“So cash that people do have — they're putting toward rebuilding their savings rather than spending,” said Shierholz. “It is going to be a long haul until we get consumer spending back up.”

With consumers tapped out, Uncle Sam has become the spender of last resort. As the $787 billion worth of tax cuts and spending projects works through the system, that money has helped move some of the key economic data into positive territory. But that impact will fade as government spending dries up.

That budget squeeze is already playing out at all but a handful of state and local governments. As state and local budgets are cut, spending falls, creating more layoffs. Unlike Congress, states and local governments can't borrow money to close budget gaps.

2 Re: Job Losses on Fri Oct 02, 2009 12:16 am


My-My..where is all this stimulus help ?? The thousands of jobs promised ? Seems the hallelujah trail the anointed one promised leads to no where. As he jets off in the 747 and the Mrs. took the 727..AT TAX PAYER EXPENSE...Off hustling for the damn Olympics in the corruption infested windy city..Only 47 city officals have come under investigation over the last few years , lovely place to showcase this country by..and by all means take Oprah with them..AT TAX PAYERS EXPENSE.

3 Re: Job Losses on Fri Oct 02, 2009 2:20 am


SSC wrote:My-My..where is all this stimulus help ?? The thousands of jobs promised ? Seems the hallelujah trail the anointed one promised leads to no where. As he jets off in the 747 and the Mrs. took the 727..AT TAX PAYER EXPENSE...Off hustling for the damn Olympics in the corruption infested windy city..Only 47 city officals have come under investigation over the last few years , lovely place to showcase this country by..and by all means take Oprah with them..AT TAX PAYERS EXPENSE.
This is not news,but comment on this news. I clearly remember Obama and crew urging immediate passage of the stimulus bill with one of the objectives being the cap of 8% unemployment. No-one with a brain believed that goal could be held,but the lie was repeated over and over. The caveat "recovery will take time" was also but the 8% figure was never retracted, UNTIL the stimulus bill was passed. THEN we heard about an "extended period of employment recovery". Oh REALLY??? We hear the typical Bush-bash, "Bush started this with TARP". Well, TARP has been an unquestioned success. The banks didn't faill nationwide and some banks are actually paying money back. As I opined long ago, the stimulus bill was not intended to stimulate anything but A). Debt that would enslave the taxpayer for decades, and B) A huge Democratic slush fund meant to reward contractors/vendors in targeted areas. One may disagree with that view,but I would submit that the actual facts and history of the last 8 months certainly don't refute my arguments whether or not one believes those facts support my views.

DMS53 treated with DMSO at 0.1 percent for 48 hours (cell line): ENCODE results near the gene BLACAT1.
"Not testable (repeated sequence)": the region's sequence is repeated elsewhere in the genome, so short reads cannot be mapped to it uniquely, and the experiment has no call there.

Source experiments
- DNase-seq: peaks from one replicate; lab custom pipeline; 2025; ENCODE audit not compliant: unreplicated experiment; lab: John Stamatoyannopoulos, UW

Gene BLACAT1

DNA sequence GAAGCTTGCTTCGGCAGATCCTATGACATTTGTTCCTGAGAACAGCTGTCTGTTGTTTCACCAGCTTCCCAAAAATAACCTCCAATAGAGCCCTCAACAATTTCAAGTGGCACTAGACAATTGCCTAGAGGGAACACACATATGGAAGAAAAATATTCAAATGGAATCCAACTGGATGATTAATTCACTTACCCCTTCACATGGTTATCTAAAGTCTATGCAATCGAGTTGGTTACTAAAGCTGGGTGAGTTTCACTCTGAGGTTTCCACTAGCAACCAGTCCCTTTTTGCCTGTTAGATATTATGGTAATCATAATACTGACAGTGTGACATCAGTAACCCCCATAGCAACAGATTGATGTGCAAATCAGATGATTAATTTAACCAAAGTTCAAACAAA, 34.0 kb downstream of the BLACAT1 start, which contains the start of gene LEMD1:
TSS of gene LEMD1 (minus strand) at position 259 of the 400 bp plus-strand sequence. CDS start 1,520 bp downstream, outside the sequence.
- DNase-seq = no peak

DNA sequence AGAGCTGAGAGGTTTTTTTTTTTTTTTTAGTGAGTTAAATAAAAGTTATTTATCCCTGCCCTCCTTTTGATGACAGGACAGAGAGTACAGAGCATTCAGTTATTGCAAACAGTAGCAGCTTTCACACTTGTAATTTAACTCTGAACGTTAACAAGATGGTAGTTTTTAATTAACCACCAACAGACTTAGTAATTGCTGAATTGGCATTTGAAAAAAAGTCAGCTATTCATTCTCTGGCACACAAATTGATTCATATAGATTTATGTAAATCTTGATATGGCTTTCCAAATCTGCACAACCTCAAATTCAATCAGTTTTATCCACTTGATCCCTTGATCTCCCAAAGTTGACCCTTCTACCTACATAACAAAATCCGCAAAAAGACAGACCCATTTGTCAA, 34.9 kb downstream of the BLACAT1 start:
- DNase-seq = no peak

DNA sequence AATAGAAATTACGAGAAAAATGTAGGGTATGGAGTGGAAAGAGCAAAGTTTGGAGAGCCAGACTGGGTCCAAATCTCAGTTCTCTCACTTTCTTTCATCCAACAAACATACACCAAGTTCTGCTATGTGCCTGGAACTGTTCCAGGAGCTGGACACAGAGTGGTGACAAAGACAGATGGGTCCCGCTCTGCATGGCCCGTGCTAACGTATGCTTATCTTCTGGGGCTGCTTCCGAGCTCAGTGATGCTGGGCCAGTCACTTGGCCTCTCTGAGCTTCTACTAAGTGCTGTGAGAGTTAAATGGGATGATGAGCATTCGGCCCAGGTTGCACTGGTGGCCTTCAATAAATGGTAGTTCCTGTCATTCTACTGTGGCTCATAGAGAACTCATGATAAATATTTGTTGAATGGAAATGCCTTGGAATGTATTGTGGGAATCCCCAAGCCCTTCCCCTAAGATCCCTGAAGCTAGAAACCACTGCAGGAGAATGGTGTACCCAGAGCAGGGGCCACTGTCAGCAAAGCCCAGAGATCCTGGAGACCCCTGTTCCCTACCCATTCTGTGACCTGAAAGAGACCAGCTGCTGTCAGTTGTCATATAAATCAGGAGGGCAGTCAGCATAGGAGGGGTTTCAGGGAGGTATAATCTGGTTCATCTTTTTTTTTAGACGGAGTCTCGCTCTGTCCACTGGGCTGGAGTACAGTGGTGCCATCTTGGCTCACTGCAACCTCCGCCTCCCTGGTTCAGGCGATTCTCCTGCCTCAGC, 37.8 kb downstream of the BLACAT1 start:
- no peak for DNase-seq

4 Re: Job Losses on Fri Oct 02, 2009 10:03 pm


9.8% were the numbers out today on unemployment and part-time unemployment is much for the propaganda of 8%..551.000 new claims last month..and this is recovery ???

5 Re: Job Losses on Fri Oct 02, 2009 10:08 pm


it took years to cause this collapse,it will take more than nine months to repair,at least this president is trying~~

6 Re: Job Losses on Fri Oct 02, 2009 10:15 pm


Trying to do what ??? Bankrupt the country, or cause such a division it will never be corrected. Obama has showed one thing , he will spend money, maybe it is China's or Japan since they pretty well own us now, what is 30 + years of trillion+ dollars of debt, nothing to him, he will be out in 4..long before the lasting affects of his uncontrolled spending spree even becomes evident.

7 Re: Job Losses on Fri Oct 02, 2009 11:03 pm


That was already done by the past administration~ a full plate Obama inherited,now he is trying to repair, I think he will but maybe not the first term, if he doesn't get second term who ever does then maybe the healing will be carried on`

8 Re: Job Losses on Sat Oct 03, 2009 3:08 am


Everyone knows there were problems that isn't even a debatable issue. The issue at hand now is the mass amount of debt Obama keeps chalking up, trillions and he hasn't been there a year yet. You think his plate is full, no more so than any other Prez going into office.He's not special..nor is he the messiah or a saviour. With his numbers dropping like rocks he is losing control. Poor decisions , lies on top of lies ..he sold a cheap bill of goods during the campaign and now backs up on his word. He is becoming an embarrassment.

9 Re: Job Losses on Sat Oct 03, 2009 9:19 am


which he inherited most of that debt.

sometimes you have to spend money, to make money~the American people basically thinks he is still doing a good job, but you will always have your whiners, an ones who don't want to see him(Obama) succeed, wonder why?
Of Course The Grand Old Party doesn't want him to succeed~ or it looks that way..

10 Re: Job Losses on Sat Oct 03, 2009 8:51 pm


Obama has a 50% approval rate, that means only half of the people approve of the way he is doing his job, ...2/3rds of the American people want the military heads to call the shots on the war not Obama, they have no faith in his handling it...

11 Re: Job Losses on Sat Oct 03, 2009 9:24 pm


it will come back~Approval !` I believe, still a fair approval rating with what is been left him to fix~ I hope he succeeds, not just for a smirky reason, but because our Country needs it, an the people who are hurting needs it~